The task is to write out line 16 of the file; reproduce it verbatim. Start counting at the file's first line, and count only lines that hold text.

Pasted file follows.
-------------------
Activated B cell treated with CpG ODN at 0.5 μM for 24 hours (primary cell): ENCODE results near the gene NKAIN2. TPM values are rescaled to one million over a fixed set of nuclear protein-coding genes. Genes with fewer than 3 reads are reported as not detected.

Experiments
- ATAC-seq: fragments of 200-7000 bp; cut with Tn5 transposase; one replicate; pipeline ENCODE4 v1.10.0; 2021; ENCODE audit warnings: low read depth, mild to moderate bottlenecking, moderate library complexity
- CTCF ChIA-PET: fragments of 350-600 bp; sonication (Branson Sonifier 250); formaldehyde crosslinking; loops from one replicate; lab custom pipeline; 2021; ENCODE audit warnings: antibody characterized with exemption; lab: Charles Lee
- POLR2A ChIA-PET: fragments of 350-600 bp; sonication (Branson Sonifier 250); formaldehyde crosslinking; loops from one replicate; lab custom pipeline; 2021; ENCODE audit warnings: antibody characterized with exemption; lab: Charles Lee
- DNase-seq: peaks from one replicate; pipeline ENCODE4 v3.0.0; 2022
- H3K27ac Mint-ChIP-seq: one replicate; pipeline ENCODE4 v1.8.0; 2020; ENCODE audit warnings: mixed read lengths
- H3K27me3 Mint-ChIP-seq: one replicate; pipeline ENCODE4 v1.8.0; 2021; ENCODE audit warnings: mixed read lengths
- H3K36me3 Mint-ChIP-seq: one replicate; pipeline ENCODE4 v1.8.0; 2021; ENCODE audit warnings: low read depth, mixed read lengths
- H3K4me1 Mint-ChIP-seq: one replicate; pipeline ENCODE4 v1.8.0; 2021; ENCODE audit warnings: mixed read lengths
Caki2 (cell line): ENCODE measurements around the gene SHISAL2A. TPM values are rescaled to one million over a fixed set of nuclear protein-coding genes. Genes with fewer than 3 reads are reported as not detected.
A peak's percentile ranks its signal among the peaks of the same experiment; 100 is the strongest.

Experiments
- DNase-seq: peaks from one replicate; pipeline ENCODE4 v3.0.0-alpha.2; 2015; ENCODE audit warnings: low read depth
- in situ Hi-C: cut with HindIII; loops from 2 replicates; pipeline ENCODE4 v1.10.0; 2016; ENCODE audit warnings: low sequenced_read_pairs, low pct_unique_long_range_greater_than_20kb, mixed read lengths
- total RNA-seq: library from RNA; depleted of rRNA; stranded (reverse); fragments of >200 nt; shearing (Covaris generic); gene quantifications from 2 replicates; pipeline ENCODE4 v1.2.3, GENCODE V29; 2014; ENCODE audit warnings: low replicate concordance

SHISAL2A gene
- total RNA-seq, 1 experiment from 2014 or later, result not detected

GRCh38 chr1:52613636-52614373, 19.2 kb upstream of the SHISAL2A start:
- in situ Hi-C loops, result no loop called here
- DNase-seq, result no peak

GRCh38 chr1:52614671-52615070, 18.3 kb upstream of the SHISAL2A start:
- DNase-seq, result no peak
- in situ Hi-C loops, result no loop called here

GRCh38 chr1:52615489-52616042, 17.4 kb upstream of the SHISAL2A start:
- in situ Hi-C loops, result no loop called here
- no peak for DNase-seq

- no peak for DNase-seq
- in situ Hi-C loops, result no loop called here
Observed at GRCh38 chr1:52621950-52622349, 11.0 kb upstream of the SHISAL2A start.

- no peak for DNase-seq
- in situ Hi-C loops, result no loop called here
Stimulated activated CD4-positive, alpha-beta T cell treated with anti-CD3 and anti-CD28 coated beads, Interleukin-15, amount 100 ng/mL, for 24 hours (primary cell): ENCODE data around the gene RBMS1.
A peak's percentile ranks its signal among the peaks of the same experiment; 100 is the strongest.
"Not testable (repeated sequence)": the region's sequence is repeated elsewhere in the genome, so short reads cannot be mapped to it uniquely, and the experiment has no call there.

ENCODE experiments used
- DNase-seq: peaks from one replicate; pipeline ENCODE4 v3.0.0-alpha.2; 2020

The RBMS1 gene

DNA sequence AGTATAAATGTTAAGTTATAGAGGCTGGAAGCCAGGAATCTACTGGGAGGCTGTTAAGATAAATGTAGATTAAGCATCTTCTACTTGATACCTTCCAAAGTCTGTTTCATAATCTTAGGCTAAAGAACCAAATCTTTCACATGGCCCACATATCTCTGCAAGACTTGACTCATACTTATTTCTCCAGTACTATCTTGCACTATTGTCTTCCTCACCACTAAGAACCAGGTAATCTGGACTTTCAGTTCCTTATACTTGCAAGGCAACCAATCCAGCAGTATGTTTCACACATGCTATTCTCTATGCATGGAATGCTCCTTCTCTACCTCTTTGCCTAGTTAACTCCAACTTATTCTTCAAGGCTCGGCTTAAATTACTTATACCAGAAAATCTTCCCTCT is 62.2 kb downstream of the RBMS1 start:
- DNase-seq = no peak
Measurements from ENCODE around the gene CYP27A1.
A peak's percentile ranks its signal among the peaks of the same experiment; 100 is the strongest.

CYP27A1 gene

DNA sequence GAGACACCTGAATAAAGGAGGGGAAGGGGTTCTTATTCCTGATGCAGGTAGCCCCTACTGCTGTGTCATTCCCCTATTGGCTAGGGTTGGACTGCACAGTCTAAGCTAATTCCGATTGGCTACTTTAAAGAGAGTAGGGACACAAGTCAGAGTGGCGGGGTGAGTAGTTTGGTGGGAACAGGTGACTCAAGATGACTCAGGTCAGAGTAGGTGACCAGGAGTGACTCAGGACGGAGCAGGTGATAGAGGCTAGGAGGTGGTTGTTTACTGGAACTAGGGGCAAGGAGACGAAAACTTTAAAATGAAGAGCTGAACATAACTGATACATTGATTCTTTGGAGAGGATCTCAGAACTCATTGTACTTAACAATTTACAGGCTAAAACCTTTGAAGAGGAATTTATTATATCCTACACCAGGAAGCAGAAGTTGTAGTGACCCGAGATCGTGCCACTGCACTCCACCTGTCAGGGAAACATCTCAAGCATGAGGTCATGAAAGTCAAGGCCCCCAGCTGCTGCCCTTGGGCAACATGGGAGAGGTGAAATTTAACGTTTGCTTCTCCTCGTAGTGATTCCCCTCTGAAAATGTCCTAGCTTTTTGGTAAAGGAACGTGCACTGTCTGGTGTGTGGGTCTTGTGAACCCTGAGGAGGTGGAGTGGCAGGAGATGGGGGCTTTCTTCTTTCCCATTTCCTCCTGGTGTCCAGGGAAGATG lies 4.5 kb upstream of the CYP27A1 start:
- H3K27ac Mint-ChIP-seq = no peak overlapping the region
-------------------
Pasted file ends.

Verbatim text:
- total RNA-seq: library from RNA; depleted of rRNA; stranded (reverse); fragments of >200 nt; shearing (Covaris generic); gene quantifications from 2 replicates; pipeline ENCODE4 v1.2.3, GENCODE V29; 2014; ENCODE audit warnings: low replicate concordance